Citations: 9     Fields:    Translation:AnimalsCells
    10. Doughty TW, Arsenault HE, Benanti JA. Levels of Ycg1 Limit Condensin Function during the Cell Cycle. PLoS Genet. 2016 07; 12(7):e1006216. PMID: 27463097.
      Citations: 10     Fields:    Translation:AnimalsCells
    11. Benanti JA. Create, activate, destroy, repeat: Cdk1 controls proliferation by limiting transcription factor activity. Curr Genet. 2016 May; 62(2):271-6. PMID: 26590602.
      Citations: 14     Fields:    Translation:HumansAnimalsCells
    12. Arsenault HE, Roy J, Mapa CE, Cyert MS, Benanti JA. Hcm1 integrates signals from Cdk1 and calcineurin to control cell proliferation. Mol Biol Cell. 2015 Oct 15; 26(20):3570-7. PMID: 26269584.
      Citations: 12     Fields:    Translation:AnimalsCells
    13. Landry BD, Mapa CE, Arsenault HE, Poti KE, Benanti JA. Regulation of a transcription factor network by Cdk1 coordinates late cell cycle gene expression. EMBO J. 2014 May 02; 33(9):1044-60. PMID: 24714560.
      Citations: 25     Fields:    Translation:AnimalsCells
    14. Edenberg ER, Vashisht A, Benanti JA, Wohlschlegel J, Toczyski DP. Rad53 downregulates mitotic gene transcription by inhibiting the transcriptional activator Ndd1. Mol Cell Biol. 2014 Feb; 34(4):725-38. PMID: 24324011.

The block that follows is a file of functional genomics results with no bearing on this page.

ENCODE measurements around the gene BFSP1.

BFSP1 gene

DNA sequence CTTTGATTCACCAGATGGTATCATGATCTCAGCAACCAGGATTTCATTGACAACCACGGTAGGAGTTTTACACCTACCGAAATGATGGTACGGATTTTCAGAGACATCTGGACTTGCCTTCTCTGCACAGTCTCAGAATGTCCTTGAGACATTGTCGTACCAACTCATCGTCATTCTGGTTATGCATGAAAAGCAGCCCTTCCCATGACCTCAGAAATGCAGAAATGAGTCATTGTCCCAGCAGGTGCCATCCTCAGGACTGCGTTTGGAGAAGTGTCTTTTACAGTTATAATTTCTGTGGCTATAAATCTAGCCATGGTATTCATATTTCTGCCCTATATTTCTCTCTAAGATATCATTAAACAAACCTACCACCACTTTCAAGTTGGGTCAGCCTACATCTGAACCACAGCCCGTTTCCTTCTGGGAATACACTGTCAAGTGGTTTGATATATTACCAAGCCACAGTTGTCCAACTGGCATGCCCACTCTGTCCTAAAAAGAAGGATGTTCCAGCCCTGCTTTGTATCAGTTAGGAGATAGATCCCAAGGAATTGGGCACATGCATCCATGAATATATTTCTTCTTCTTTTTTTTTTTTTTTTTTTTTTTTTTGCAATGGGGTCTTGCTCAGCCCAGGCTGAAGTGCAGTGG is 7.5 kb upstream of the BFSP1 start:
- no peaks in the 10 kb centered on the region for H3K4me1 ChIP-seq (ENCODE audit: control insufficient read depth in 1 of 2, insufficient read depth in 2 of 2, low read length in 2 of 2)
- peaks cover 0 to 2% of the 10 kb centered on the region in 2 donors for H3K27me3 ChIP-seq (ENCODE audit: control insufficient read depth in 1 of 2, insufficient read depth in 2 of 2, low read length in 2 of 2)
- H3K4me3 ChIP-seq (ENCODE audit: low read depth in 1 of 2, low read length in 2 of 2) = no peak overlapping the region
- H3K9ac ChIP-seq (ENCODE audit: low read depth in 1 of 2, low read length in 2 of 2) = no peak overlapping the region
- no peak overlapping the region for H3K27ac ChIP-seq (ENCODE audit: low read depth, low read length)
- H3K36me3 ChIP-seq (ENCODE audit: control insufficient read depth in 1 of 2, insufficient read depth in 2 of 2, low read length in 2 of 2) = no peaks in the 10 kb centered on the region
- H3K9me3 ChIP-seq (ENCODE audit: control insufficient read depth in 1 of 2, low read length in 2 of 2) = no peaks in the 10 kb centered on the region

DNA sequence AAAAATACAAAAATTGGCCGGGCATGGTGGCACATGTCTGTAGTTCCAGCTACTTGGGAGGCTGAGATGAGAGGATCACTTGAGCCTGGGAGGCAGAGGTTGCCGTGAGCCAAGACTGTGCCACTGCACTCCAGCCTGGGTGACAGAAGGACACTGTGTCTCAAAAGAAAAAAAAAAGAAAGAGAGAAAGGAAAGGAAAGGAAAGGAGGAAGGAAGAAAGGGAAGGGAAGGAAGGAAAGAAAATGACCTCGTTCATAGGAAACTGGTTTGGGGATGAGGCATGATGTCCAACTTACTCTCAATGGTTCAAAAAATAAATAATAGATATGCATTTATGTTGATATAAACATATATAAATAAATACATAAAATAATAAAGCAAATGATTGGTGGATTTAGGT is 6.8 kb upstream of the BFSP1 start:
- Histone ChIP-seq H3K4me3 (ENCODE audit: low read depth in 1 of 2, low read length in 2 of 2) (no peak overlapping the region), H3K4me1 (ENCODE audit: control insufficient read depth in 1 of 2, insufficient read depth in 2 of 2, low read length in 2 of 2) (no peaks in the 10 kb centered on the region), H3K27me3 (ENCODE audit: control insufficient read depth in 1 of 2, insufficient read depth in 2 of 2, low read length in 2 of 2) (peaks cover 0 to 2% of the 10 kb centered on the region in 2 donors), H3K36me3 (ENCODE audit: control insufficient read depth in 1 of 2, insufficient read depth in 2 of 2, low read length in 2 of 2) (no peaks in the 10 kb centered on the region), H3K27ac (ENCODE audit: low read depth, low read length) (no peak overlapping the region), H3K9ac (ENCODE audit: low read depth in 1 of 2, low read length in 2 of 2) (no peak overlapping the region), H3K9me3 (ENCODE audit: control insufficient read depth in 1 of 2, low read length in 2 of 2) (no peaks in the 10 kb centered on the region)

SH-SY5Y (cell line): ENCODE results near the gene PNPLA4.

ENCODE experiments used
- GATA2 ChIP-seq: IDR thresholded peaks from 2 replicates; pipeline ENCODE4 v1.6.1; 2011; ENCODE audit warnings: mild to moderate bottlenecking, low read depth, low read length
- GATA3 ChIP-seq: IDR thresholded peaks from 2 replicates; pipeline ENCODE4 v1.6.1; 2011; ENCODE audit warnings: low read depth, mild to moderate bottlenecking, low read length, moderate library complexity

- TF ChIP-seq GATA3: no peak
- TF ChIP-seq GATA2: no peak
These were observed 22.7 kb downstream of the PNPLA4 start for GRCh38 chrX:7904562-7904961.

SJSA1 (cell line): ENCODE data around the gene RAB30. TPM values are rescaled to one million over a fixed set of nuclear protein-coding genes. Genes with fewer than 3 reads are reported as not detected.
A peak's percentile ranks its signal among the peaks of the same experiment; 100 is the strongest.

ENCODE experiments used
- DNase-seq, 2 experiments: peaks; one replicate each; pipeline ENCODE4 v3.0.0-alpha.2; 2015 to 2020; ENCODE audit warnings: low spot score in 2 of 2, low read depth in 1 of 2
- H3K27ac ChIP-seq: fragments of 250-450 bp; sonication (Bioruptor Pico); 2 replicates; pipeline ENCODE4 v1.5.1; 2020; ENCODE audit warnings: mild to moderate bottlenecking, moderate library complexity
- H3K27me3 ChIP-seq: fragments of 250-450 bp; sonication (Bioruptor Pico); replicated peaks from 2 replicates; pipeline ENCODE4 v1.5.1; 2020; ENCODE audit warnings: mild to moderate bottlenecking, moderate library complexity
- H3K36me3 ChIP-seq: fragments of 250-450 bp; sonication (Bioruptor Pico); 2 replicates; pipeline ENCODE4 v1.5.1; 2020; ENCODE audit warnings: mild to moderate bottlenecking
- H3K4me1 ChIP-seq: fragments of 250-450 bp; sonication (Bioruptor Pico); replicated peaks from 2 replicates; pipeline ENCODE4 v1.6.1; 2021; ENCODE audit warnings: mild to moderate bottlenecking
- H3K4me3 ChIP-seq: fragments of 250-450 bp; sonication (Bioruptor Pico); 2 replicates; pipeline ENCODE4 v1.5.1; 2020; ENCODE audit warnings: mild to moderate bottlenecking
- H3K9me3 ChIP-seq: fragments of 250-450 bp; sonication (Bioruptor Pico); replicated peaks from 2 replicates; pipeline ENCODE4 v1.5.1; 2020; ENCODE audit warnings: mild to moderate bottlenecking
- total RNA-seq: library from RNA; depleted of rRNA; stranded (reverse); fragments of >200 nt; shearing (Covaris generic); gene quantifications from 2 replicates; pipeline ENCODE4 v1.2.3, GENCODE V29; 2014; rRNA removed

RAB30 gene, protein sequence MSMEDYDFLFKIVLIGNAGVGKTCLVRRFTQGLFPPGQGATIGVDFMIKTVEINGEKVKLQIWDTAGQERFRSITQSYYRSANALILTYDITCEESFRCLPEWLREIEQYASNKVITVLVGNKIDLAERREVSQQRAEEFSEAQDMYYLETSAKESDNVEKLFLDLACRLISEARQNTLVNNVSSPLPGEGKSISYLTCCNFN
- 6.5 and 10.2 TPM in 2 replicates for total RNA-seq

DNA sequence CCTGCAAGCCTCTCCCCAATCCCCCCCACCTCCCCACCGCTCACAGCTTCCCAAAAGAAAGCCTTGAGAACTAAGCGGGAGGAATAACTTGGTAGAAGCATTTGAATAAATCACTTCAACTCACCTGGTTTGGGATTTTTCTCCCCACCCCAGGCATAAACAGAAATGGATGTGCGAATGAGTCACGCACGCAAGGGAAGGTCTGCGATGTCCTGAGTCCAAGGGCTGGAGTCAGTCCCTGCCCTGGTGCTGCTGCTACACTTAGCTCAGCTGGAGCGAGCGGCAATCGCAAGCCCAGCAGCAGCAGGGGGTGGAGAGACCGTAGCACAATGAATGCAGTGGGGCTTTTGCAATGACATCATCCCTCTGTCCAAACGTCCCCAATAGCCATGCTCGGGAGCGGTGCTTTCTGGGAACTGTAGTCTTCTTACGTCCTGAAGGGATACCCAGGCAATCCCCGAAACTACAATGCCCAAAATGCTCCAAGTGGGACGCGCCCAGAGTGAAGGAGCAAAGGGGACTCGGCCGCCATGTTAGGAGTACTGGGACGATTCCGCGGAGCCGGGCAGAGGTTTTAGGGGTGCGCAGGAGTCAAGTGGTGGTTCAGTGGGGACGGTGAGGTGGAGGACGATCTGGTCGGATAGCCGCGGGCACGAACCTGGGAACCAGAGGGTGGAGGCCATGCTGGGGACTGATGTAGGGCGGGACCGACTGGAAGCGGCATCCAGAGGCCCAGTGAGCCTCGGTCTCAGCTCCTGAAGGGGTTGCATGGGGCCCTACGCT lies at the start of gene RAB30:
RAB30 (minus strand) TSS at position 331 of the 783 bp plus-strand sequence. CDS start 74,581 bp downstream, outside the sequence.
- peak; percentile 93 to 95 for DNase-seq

Citations: 11     Fields:    Translation:HumansAnimalsCells
    15. Landry BD, Doyle JP, Toczyski DP, Benanti JA. F-box protein specificity for g1 cyclins is dictated by subcellular localization. PLoS Genet. 2012; 8(7):e1002851. PMID: 22844257.
      Citations: 31     Fields:    Translation:AnimalsCells
    16. Benanti JA. Coordination of cell growth and division by the ubiquitin-proteasome system. Semin Cell Dev Biol. 2012 Jul; 23(5):492-8. PMID: 22542766.
      Citations: 22     Fields:    Translation:HumansAnimals
    17. Benanti JA, Matyskiela ME, Morgan DO, Toczyski DP. Functionally distinct isoforms of Cik1 are differentially regulated by APC/C-mediated proteolysis. Mol Cell. 2009 Mar 13; 33(5):581-90. PMID: 19285942.
      Citations: 24     Fields:    Translation:AnimalsCells
    18. Benanti JA, Toczyski DP. Cdc20, an activator at last. Mol Cell. 2008 Nov 21; 32(4):460-1. PMID: 19026776.
      Citations: 3     Fields:    Translation:AnimalsCells